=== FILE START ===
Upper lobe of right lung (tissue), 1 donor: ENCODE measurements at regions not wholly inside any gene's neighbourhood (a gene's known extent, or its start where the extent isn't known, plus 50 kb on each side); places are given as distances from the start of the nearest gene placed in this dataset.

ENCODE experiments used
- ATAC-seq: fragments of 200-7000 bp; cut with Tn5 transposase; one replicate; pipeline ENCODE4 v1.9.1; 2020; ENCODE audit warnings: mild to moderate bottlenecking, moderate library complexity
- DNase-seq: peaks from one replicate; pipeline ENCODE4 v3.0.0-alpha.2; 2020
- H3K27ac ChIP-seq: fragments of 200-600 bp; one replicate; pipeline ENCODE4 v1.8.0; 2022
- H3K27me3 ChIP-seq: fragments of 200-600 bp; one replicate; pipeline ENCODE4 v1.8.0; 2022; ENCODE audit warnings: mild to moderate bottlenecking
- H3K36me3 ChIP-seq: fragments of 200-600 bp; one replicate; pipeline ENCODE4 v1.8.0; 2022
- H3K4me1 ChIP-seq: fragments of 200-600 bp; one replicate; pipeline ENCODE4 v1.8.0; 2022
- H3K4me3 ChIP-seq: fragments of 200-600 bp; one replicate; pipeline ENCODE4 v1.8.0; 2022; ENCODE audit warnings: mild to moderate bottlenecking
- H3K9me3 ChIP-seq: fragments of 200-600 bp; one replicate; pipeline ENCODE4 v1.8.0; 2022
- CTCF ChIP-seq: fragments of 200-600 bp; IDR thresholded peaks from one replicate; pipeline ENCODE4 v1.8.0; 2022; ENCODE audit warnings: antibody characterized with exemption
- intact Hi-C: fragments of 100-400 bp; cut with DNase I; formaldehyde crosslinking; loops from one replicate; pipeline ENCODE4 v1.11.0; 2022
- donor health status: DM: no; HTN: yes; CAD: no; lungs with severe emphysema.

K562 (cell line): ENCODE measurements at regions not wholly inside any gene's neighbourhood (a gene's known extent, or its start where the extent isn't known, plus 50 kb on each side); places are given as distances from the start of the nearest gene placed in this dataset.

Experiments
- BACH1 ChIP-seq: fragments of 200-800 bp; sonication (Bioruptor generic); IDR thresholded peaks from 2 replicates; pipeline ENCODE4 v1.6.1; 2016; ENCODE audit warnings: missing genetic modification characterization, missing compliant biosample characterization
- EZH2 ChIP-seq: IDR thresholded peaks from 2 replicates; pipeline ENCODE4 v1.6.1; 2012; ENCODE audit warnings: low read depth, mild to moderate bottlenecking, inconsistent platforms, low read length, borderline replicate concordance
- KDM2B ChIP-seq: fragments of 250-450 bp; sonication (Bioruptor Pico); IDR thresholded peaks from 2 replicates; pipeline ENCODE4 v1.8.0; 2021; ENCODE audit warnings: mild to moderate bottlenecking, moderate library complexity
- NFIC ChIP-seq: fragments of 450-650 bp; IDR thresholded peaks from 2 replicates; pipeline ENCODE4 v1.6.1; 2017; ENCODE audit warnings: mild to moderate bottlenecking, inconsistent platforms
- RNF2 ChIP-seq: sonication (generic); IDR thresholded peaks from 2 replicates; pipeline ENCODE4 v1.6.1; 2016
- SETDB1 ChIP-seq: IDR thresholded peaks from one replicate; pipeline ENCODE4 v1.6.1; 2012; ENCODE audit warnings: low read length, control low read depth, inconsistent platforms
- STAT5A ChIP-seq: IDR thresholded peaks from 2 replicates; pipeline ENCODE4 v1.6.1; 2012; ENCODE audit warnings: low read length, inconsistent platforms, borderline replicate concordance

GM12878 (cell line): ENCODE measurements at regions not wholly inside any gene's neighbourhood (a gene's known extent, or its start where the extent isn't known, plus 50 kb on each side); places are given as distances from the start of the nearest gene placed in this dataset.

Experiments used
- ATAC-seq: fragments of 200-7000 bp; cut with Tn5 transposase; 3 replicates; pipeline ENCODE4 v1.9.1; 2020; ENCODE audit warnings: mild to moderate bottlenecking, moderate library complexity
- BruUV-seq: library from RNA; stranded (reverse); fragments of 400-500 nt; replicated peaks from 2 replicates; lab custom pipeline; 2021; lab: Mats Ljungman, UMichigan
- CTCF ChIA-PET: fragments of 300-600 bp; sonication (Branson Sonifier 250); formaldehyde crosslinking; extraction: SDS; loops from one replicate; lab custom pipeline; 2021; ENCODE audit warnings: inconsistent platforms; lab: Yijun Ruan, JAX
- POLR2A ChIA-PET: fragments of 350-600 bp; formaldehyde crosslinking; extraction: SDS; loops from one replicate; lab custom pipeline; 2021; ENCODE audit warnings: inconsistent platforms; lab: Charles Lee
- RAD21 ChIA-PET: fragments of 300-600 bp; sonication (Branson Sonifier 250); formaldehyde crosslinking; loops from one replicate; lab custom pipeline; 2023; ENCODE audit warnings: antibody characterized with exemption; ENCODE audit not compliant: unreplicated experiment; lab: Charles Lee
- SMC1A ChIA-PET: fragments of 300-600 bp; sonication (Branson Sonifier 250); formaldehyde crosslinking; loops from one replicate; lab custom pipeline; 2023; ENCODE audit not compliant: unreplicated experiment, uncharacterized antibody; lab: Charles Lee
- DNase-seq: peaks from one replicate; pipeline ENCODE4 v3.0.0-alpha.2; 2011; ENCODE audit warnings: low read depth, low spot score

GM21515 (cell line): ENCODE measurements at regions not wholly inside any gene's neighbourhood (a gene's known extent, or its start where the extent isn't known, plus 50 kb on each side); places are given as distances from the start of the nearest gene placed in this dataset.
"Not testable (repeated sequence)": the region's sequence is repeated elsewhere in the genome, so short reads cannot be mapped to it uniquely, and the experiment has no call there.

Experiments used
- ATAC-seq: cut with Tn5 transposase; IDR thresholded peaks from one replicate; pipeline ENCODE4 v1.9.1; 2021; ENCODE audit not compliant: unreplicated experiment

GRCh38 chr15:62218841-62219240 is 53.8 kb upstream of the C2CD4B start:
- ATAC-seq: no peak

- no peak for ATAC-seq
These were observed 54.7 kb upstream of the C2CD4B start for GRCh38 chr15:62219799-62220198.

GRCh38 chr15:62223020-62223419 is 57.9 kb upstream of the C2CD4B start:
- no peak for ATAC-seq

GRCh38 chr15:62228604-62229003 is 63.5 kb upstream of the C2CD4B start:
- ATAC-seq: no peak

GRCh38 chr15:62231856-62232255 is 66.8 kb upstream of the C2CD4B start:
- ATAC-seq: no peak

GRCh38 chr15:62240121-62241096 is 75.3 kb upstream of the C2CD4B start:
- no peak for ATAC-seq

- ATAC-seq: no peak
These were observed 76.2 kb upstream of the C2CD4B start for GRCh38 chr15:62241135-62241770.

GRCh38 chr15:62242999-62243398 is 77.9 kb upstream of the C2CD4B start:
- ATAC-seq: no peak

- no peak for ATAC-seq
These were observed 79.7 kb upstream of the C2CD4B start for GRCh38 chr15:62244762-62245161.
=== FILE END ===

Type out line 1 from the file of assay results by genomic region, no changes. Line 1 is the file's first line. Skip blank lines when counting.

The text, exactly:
Upper lobe of right lung (tissue), 1 donor: ENCODE measurements at regions not wholly inside any gene's neighbourhood (a gene's known extent, or its start where the extent isn't known, plus 50 kb on each side); places are given as distances from the start of the nearest gene placed in this dataset.